Speaking at the Federal Trade Commission offices, President Obama announced that his administration would introduce legislation dealing with identify fraud protection and advertising to children online. (AP)

President Obama is announcing a major legislative push aimed at helping to safeguard your privacy. With his speech Monday, Obama's signaling that identity theft and consumer protection will be top priorities for his administration in 2015; already, the White House is saying that these issues will be raised again in this year's State of the Union address. Here's what the president is announcing, in plain English.

An expansion in the number of Americans benefiting from free credit scores.

A number of banks and credit-card issuers are volunteering to give their customers access to their credit scores for free. Credit scores can help flag financial fraud and other potential credit problems. With Obama's announcement, Bank of America, JP MorganChase and USAA are all jumping on board the credit score bandwagon. The White House says that the move extends free credit scores to more than half of all U.S. adults that have them.

A federal bill requiring companies to reveal when they've been hacked.

Right now, if your personal data gets exposed as a result of a corporate hack, whether the company is obligated to tell you so depends mostly on where you live. Some states, such as California, have extremely strong data breach notification laws. But many others don't. There's been some pressure to fix this state-by-state patchwork and to create a single federal standard, but nothing's been passed so far. Details of the president's own proposal are still vague, but we know that it would require companies to tell affected customers of a data breach within 30 days of the company discovering the leak.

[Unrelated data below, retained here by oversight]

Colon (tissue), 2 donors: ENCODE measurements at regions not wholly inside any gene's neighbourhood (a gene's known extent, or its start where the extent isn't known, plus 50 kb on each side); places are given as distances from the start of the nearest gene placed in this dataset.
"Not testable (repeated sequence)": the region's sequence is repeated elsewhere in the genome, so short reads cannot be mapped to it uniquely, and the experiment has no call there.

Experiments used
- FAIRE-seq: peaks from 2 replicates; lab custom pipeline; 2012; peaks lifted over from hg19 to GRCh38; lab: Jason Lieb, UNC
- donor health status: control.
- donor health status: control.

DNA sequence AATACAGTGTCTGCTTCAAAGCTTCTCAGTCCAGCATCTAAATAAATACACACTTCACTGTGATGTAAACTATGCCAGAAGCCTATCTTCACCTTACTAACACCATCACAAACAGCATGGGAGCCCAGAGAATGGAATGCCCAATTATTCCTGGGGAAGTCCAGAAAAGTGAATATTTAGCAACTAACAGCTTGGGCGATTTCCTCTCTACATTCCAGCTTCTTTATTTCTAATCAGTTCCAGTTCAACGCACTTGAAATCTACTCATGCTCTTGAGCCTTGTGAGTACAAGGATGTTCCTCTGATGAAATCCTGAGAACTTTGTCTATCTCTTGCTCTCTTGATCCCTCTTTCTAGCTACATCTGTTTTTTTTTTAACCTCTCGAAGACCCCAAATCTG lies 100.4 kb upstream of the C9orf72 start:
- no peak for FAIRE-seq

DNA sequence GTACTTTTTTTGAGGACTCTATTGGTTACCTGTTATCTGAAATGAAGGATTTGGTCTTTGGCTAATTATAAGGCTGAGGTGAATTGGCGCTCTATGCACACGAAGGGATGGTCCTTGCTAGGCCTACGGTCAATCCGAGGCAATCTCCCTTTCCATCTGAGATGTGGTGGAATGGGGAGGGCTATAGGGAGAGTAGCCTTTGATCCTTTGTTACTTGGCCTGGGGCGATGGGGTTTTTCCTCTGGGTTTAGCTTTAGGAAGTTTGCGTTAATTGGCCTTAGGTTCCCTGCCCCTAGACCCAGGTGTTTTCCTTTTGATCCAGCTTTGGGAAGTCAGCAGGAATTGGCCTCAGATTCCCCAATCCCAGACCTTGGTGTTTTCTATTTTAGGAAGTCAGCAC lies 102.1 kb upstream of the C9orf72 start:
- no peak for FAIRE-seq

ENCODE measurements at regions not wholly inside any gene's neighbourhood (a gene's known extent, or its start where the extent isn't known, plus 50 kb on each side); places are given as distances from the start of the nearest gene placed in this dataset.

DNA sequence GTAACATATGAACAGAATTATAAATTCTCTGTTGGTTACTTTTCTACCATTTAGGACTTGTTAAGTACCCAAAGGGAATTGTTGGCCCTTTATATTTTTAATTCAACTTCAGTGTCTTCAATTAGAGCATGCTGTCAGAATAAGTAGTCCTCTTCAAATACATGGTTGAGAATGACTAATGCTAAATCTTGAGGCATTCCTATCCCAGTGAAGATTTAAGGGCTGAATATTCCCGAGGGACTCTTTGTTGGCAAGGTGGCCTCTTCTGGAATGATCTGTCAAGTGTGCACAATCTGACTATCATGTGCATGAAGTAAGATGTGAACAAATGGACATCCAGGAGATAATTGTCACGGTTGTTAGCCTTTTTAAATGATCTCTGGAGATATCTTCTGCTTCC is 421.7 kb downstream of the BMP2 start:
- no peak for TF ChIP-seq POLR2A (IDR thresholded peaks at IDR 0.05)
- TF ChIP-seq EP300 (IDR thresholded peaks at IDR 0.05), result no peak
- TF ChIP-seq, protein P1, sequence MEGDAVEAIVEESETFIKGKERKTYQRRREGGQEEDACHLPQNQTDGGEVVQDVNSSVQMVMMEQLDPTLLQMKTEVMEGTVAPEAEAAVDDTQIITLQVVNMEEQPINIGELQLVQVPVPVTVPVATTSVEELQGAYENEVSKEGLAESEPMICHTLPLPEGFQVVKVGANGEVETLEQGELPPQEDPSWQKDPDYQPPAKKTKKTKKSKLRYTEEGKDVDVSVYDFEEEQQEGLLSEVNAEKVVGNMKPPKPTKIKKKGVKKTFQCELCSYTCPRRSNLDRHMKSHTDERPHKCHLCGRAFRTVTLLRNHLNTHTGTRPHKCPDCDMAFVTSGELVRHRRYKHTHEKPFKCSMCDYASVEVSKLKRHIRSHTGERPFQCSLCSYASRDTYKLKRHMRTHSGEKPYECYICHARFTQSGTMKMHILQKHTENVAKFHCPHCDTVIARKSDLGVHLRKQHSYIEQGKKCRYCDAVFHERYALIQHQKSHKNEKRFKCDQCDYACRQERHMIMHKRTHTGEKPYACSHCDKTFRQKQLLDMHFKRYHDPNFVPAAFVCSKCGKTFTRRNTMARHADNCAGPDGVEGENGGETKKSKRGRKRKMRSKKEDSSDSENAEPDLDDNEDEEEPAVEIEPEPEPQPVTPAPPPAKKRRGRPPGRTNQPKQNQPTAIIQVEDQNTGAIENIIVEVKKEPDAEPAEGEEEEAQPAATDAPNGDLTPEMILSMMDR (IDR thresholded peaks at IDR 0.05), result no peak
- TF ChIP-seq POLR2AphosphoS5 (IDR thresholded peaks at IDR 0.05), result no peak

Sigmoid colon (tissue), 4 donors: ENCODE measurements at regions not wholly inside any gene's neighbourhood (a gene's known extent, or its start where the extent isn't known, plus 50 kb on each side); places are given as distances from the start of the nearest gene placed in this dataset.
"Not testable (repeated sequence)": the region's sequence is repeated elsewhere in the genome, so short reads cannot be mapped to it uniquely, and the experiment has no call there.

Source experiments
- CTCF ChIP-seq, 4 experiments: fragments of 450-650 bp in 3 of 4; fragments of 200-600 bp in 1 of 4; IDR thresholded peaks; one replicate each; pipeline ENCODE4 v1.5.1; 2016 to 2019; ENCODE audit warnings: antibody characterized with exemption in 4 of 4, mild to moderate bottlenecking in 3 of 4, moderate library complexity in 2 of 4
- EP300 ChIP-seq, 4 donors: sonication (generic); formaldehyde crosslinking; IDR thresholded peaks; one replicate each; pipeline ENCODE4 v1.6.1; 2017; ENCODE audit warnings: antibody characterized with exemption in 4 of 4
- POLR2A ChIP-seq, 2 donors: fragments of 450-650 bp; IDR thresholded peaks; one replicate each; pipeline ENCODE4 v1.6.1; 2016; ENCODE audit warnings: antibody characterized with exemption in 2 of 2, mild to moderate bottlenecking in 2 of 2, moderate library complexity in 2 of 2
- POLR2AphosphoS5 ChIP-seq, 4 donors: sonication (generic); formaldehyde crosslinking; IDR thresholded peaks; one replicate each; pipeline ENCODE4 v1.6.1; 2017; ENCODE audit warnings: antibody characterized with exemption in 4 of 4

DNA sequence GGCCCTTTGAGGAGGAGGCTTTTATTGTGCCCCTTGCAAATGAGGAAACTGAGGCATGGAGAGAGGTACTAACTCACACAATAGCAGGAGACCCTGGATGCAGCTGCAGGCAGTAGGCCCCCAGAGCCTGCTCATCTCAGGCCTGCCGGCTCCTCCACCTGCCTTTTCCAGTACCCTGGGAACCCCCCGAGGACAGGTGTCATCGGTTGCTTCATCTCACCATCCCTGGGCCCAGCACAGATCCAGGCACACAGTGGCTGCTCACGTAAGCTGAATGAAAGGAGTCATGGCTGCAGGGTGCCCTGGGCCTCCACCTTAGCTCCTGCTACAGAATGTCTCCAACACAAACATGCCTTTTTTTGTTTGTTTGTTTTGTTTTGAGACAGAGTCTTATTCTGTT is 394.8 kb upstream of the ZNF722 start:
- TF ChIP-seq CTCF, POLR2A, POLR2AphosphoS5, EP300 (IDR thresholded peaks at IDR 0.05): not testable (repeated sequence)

A bill banning student data from being used for anything other than "educational purposes."

With more and more kids using software in school, many privacy advocates worry that the usage data generated by educational apps and devices could be used to build detailed personal profiles of children for marketing or other purposes, long before these students can make their own financial decisions. Information that's often collected by massive open online courses, or MOOCs, includes class participation data, birth dates and even addresses. It's unclear what "educational purposes" really means, and that'll have to be hashed out in legislation, but this could help make sure students of all kinds get some new privacy protections.

A bid to safeguard data about your energy habits.

Our cities are getting smarter all the time. One way this is happening is through the use of smart meters and smart electricity grids that can monitor and even manage your house's resource usage. How long you keep your lights on, and when, may not seem like terribly important information. But in the wrong hands, it could reveal patterns about your comings and goings or indirectly affect your energy bill. To address that, the Obama administration is rolling out a set of voluntary guidelines for utility companies that, if adopted, would limit how these firms can use and presumably share this data.

A consumer privacy Bill of Rights.

In the next month and a half, Obama says, he'll reintroduce an updated version of a proposal known as the Consumer Privacy Bill of Rights. We last heard about this legislation in 2012 — companies wouldn't be required to adopt it if it passes Congress, but the Federal Trade Commission would be able to take action against companies that do sign onto it and then fail to uphold its principles. The guidelines as proposed in 2012 suggested giving all Americans the opportunity to opt-out of data collection and to have any personal information be stored securely, among other priorities.